'Wool' from My Stash

Yarn, in my experience of this country, is always called ‘wool’ but tends to be made from acrylic, slightly confusingly.  Yarn, or ‘wool’, usually comes in balls, you talk about balls of wool (although not necessarily of this fibre) and the language doesn’t really expand from there.  Sometimes I feel that knitting in this country is a good thirty years behind the States.  It shows in the language, fibre is something to do with bran breakfast cereals, a buzz word in health not knitting.  No one really cares what the ball is made from and it’s not always about value either (the French term for value perhaps highlights its true meaning best, ‘un bon rapport qualité-prix‘).  ‘Wool’ has to be cheap.  That’s why acrylic is so popular.  Mohair is best seen as a novelty yarn.  Posher knitters will stick with traditional labels where wool content is likely but scratchy and who, in my humble opinion, do not at all represent that bon rapport qualité-prix. Splashing out, new fibres such as alpaca and qiviut* (yes, I’m sure that the animal isn’t a modern invention but you know what I’m getting at), indie dyers, independents, hand painted, roving, breed specific, heirloom knits … they’re all completely alien terms. Well maybe not ‘heirloom knits’, we have our own version.  It’s called hand-me-downs, pass-ons.  I spent my childhood in those.

Let’s return to the idea of value.  Knitting is traditionally something that is done to fill a need.  There is a definite attitude, perhaps engrained from war years and rationing, that you have to make do with what you’ve got.  This is a good thing, we’ve all witnessed the downturn from a decade of cash splashing.  But it translates in other subtler ways too.  Whilst knitting and pass-ons are about filling a need, there is great parsimony.  There is a reluctance to part with any money when something you already have will ‘do’ and an even greater reluctance to spend more money than is necessary.   Spending money on knitting cannot be justified even when it is done strictly for the necessary, the need to clothe one’s family or they will go without.  When this almost outdated need is excluded, there is even less justification for a woman to spend money on a hobby for either her own pleasure or for satisfying a perception of what a good mother/grandmother provides.  Budget acrylic thrives.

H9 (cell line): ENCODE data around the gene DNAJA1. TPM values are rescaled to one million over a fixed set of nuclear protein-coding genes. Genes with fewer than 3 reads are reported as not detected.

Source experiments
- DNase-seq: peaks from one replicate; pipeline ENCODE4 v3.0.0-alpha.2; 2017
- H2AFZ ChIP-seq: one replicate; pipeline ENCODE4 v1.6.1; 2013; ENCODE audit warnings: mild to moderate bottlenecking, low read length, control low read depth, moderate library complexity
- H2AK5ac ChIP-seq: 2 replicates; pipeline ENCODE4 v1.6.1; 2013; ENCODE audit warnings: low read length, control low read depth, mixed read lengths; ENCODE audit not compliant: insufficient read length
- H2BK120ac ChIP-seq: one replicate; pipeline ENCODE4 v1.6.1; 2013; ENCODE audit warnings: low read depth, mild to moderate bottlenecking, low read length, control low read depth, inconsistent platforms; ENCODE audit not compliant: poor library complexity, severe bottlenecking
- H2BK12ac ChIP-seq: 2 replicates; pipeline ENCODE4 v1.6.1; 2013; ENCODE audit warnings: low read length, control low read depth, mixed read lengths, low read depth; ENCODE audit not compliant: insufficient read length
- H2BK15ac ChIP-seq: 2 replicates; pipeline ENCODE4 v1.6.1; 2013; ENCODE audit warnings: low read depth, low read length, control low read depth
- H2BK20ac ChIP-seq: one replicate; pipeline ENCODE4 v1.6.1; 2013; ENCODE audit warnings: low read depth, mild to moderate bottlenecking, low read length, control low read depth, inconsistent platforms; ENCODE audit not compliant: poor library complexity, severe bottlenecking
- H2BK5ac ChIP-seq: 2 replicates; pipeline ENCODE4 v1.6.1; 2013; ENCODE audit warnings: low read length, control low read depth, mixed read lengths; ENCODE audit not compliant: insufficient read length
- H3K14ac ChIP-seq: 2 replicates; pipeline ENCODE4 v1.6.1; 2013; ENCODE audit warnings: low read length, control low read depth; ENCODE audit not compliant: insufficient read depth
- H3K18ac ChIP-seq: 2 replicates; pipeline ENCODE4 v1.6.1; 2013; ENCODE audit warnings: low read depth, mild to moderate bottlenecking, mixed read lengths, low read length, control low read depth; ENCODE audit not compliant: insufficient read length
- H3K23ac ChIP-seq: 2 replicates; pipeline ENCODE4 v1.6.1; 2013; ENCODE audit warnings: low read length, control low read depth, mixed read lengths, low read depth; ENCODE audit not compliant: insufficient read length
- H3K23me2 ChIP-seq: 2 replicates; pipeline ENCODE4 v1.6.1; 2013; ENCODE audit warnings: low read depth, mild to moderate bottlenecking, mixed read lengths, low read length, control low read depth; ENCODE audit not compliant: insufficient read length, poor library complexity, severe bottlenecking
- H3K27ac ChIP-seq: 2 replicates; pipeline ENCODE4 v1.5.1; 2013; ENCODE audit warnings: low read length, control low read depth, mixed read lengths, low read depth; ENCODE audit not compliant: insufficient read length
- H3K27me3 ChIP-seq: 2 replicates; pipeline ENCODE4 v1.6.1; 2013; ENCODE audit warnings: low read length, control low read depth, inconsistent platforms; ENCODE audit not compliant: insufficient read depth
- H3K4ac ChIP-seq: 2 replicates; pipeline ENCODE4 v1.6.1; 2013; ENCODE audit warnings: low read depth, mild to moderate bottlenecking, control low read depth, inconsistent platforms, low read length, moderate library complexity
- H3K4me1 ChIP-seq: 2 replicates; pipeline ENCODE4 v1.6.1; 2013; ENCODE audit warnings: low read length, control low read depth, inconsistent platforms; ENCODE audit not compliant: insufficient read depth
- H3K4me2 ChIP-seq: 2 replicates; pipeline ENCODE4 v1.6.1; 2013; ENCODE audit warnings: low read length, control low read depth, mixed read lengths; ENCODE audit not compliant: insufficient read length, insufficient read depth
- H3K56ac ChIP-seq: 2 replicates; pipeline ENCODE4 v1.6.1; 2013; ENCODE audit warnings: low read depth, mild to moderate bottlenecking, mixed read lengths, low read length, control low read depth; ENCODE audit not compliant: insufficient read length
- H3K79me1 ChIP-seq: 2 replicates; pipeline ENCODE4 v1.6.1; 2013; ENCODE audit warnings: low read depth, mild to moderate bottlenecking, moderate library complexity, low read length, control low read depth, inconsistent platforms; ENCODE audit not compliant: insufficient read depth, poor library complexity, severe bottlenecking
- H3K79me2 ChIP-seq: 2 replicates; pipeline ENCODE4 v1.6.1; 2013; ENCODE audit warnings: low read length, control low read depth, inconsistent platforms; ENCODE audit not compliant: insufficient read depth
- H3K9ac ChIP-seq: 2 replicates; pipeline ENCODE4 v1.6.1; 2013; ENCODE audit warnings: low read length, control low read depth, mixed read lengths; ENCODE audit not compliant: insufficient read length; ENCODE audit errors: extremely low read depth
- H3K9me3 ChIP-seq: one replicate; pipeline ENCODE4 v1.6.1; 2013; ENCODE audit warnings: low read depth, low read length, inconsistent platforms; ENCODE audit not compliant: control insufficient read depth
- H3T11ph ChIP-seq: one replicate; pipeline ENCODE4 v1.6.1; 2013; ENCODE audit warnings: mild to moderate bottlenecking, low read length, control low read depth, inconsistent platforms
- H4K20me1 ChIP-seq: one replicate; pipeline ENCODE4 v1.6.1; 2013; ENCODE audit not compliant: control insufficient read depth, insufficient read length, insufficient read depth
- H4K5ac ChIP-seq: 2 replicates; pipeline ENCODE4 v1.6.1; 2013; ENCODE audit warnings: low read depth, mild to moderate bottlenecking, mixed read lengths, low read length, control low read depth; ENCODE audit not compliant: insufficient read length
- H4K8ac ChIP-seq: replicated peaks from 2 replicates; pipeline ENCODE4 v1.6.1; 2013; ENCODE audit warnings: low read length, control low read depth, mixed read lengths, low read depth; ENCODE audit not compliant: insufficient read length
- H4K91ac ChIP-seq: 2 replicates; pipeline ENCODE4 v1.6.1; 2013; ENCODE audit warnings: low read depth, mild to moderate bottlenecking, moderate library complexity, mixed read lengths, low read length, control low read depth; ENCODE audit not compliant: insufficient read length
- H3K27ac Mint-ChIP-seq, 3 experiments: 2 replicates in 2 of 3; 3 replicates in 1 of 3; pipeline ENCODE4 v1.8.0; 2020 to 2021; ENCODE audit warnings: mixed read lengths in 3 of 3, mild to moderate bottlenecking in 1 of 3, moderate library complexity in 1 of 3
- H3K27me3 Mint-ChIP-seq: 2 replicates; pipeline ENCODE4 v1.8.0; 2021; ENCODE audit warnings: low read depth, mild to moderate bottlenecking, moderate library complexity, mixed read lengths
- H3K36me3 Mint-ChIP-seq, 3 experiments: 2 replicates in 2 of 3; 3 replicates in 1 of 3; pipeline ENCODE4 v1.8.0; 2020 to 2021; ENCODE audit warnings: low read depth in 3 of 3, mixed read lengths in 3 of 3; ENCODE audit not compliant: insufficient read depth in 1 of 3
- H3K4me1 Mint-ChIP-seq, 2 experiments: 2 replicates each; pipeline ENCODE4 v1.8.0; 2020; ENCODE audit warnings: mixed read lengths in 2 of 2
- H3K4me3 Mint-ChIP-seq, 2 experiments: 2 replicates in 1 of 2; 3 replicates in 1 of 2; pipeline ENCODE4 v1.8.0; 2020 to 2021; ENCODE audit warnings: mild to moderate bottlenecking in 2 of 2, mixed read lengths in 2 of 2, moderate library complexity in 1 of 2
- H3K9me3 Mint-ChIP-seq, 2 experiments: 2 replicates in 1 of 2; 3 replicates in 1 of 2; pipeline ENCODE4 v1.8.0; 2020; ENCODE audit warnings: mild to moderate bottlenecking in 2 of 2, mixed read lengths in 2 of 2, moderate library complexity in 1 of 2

However, it’s not just in the older generation that you see these traits.  I am like it.  Maybe it’s partly the way I was raised; maybe it’s partly my personality.  I don’t like spending money.  I don’t like spending money on something trivial, insignificant, not necessary.  My knitting does not clothe us.  It is a hobby only.  Admittedly, a hobby that keeps me sane and saves the health service goodness knows how much on therapy.  I cannot justify any expense on my pastime, especially not when we’ve been going through times when bread, milk and cheese have taken on proportional expense to luxuries.  Therefore, I don’t have a knitting ‘budget’.  I know where I can buy the cheapest acrylic.

But there’s a problem.

I’ve never been a huge fan of acrylic.  It has its uses.  Other than its ‘value’ status.  It works for many of the items that I’ve knitted.  I’ve recently been making items from ‘special’ yarns, yarns, that in my world, at least represented an investment.  They are beautiful to work with.  They make beautiful finished garments.  Returning to acrylic was horrible, it’s plastic-y and squeaky.  But it does have its uses.  Especially when it comes to its ‘value’ status.

I spoke of having to challenge Old Ideas in a previous post, or alluded to it at least.  The notion of having to buy the cheapest available yarn, regardless, is an Old Idea.  I see it people’s other spending habits.  People buy cheap clothes.  I don’t mean ‘basic’ necessarily, why would you want to spend tens of pounds on a white t-shirt?  Those clothes will always look cheap on them.  And sadly, it might be a mean thing to say, but those people will always look ‘cheap’ in them.  Investing in good clothes that fit well and look good is wise.  But is again something utterly alien.  I realised a while ago that I cannot and will not ever look ‘good’ in those cheap clothes.  (Whether I look ‘good’ in anything is seriously debatable).  I need to invest.  Many years ago, I learnt a wise lesson.  If you buy a skirt for a fiver and wear it once then that skirts costs a fiver.  If you buy a skirt for twenty and yet wear it a hundreds time then skirts only costs twenty pence.  I still have many of those clothes a decade later, despite size changes and IBS.  I cannot afford to buy new clothes at all anymore.  The good ones have lasted, sometimes I splash out and buy ‘good’ clothes from the charity shops.  They look ‘good’.  They last.